This research was funded by the Spanish Ministry of Economy and Competitivity through my participation in the MODEVIGTRAD project (FFI2014-57313-P, 2016−2018).
Language contact in translation and language change
Translation as a site of language contact can play a role in language change. I'm interested in the effects that the contact of two languages both in the mind of the translator and in that of the reader can have on each other. In my PhD project, I have concentrated on the analysis of parataxis and hypotaxis in English−German translation, which has found some evidence for a diachronic decrease of hypotactic constructions in causal (article published in Languages in Contrast) and concessive clauses (article published in Text & Talk) in translated language, although this trend is not corroborated in non-translated language. As I report in those articles, there does seem to be a trend towards a greater use of sentence-initial concessive conjunctions in German business articles, which may well have been affected by language contact in translation.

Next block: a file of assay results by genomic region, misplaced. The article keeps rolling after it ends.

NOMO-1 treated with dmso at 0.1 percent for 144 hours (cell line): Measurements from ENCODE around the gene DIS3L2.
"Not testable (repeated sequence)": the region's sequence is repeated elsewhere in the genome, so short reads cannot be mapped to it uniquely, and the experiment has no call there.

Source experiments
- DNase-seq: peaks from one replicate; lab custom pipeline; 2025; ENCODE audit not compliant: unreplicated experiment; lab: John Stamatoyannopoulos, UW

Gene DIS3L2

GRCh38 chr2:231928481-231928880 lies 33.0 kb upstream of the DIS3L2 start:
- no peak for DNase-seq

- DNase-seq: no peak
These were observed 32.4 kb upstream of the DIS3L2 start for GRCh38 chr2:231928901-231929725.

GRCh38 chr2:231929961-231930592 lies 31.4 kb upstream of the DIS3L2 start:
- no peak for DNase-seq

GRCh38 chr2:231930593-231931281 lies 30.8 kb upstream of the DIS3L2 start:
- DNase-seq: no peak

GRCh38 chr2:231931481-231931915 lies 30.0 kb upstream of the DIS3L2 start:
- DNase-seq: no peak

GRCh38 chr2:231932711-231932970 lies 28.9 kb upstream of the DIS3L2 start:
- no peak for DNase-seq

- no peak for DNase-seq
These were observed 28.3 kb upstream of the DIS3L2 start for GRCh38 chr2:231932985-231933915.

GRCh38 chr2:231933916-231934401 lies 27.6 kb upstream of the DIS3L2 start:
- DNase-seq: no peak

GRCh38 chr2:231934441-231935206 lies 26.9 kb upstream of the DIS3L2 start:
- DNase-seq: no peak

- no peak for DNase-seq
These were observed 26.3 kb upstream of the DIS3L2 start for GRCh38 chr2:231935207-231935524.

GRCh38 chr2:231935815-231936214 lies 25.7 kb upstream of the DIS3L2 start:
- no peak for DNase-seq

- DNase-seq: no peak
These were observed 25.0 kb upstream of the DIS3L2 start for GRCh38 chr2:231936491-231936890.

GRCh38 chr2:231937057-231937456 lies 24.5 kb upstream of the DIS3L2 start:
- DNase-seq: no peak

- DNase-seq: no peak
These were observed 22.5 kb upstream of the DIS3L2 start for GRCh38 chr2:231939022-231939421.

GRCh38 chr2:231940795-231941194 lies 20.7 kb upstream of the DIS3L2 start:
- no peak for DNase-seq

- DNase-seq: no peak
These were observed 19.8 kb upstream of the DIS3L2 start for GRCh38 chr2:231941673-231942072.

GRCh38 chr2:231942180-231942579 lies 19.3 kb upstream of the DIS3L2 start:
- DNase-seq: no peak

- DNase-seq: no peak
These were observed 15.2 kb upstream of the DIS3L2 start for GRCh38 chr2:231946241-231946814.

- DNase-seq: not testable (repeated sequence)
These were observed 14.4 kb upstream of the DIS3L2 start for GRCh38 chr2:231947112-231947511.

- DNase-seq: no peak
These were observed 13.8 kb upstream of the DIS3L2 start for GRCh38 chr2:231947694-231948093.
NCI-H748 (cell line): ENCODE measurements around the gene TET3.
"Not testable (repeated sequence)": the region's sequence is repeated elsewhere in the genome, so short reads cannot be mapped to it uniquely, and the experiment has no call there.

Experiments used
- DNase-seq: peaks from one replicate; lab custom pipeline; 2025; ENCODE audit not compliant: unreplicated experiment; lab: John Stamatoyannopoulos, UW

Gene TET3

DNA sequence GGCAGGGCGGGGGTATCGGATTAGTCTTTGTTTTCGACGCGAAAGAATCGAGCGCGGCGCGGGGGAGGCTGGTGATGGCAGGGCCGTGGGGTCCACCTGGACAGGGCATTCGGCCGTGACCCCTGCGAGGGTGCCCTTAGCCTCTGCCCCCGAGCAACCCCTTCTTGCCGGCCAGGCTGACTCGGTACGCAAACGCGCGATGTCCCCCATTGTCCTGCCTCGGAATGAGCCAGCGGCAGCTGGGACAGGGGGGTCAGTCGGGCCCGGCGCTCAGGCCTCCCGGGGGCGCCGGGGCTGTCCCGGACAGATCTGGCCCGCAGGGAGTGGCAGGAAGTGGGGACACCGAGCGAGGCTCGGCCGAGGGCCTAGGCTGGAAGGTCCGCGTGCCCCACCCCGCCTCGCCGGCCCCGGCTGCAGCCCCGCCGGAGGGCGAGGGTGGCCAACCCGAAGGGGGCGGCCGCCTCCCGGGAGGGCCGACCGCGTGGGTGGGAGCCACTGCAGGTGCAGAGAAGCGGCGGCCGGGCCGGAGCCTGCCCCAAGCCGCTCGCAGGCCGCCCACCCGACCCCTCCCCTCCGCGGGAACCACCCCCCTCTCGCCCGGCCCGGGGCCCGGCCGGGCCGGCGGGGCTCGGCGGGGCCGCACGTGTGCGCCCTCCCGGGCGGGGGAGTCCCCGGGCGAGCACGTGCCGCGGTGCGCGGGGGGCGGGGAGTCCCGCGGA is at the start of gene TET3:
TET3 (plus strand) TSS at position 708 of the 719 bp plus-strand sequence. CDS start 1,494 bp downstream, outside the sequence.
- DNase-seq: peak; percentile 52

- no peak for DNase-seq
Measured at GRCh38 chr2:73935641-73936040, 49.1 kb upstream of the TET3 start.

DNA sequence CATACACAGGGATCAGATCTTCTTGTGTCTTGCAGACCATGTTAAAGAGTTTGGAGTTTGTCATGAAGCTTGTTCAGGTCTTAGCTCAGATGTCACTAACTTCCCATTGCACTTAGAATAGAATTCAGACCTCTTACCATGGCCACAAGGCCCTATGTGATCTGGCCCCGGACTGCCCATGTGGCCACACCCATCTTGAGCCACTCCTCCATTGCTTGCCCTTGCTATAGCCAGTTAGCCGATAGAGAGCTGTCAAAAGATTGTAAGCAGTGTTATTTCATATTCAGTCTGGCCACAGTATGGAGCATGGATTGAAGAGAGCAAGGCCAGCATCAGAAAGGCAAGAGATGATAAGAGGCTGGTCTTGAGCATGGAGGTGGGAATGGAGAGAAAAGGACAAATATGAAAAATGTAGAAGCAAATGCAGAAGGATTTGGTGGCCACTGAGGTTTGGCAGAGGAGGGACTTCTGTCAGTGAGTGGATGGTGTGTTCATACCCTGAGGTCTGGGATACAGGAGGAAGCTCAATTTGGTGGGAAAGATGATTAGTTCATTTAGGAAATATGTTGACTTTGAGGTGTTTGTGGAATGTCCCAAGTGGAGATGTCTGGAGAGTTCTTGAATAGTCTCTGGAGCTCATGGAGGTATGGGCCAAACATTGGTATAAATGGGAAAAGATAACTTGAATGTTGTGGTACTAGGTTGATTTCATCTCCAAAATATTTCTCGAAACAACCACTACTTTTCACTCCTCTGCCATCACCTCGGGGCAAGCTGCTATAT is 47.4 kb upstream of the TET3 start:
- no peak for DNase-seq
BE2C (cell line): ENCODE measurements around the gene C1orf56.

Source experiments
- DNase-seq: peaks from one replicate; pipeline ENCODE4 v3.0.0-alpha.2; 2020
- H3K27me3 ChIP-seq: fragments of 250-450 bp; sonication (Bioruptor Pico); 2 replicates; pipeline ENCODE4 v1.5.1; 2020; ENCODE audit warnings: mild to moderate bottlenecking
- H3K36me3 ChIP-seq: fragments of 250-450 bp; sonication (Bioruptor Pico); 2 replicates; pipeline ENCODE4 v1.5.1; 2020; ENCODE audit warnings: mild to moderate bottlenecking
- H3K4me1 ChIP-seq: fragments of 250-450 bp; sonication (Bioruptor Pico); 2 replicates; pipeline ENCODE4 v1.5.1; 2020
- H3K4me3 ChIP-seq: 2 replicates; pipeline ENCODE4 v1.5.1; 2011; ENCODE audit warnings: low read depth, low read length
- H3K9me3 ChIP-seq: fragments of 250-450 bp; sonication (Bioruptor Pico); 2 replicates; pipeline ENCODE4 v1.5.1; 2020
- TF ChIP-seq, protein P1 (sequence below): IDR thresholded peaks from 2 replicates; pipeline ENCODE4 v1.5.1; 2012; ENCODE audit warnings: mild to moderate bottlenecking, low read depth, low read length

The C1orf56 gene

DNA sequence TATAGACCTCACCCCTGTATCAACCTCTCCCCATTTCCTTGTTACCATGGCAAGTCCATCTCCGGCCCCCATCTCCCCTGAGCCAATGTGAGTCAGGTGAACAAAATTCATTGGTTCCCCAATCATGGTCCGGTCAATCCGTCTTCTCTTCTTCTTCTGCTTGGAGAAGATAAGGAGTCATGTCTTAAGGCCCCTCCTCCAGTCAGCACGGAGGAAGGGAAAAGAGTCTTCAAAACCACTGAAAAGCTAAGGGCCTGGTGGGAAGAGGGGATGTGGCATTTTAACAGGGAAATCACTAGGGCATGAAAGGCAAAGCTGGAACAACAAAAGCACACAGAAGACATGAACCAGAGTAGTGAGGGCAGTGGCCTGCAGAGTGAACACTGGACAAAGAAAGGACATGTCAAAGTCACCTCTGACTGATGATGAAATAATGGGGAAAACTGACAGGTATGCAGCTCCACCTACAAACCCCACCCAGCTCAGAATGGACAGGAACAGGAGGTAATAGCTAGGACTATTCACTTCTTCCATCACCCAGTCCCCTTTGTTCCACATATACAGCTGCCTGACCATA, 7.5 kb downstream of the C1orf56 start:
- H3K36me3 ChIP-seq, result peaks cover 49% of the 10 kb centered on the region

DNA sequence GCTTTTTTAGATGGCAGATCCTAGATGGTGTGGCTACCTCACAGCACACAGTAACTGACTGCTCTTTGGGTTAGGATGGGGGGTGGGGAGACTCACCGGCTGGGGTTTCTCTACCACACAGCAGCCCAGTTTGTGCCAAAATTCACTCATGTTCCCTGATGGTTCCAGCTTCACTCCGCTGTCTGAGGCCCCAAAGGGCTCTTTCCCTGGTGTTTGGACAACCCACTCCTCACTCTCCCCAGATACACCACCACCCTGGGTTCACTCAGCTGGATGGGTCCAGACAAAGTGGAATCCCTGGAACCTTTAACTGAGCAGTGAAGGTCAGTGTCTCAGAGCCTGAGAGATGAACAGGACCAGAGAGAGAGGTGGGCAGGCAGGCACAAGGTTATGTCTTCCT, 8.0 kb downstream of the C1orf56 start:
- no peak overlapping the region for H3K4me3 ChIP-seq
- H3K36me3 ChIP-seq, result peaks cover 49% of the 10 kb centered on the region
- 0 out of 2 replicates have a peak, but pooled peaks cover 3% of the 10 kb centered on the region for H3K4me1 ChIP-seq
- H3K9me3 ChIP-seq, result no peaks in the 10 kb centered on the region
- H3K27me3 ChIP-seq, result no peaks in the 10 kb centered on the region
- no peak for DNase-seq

Here is a complete list of my publications sorted by research topic, along with the publication details. To download any paper, just click on the title.
Cross-linguistic studies of hashtags and metaphors in discourse
Discourse & Society 29(6), 609−628
Editing in translation
Translated language or edited language? A study of passive constructions in translation manuscripts and their published versions
Across Languages and Cultures 20(1), 35−56
Perspectives: Studies in Translation Theory and Practice 26(1), 24−38
Target 30(2), 288−309
The Translator 24(1), 35−49
Empirical modelling of translation and interpreting, edited by S. Hansen-Schirra, O. Czulo & S. Hofmann. Language Science Press, 241−275
“Lösen Sie Schachtelsätze möglichst auf”: The impact of editorial guidelines on sentence splitting in German business article translations
Applied Linguistics 37(3), 354−376
Language change through translation
Structural effects of English-German language contact in translation on concessive constructions in business articles